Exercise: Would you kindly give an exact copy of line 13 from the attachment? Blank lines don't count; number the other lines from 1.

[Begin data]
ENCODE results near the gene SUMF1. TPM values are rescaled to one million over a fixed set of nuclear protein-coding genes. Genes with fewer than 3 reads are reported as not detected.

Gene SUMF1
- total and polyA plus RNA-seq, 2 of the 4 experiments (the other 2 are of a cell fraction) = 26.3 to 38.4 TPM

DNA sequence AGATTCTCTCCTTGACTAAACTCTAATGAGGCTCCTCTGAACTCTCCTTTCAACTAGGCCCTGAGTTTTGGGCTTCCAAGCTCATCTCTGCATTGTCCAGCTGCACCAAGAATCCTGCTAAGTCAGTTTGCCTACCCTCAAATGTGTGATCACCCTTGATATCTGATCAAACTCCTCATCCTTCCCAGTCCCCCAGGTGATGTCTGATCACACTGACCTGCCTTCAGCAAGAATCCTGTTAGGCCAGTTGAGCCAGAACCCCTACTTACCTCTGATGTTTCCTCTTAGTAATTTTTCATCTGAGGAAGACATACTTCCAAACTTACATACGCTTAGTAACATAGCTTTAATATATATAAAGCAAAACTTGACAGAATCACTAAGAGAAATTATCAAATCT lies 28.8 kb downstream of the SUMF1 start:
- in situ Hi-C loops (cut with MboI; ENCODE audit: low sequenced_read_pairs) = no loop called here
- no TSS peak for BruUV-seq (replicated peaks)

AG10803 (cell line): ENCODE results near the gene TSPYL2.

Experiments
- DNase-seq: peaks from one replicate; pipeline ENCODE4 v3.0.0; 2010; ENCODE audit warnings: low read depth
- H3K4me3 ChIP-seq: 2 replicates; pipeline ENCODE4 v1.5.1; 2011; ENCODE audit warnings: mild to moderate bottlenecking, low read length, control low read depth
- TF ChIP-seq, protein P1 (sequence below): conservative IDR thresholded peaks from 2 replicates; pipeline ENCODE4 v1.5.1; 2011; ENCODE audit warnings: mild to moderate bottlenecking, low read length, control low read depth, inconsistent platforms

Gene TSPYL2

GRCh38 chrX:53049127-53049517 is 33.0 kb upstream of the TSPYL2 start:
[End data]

GRCh38 chrX:53049127-53049517 is 33.0 kb upstream of the TSPYL2 start: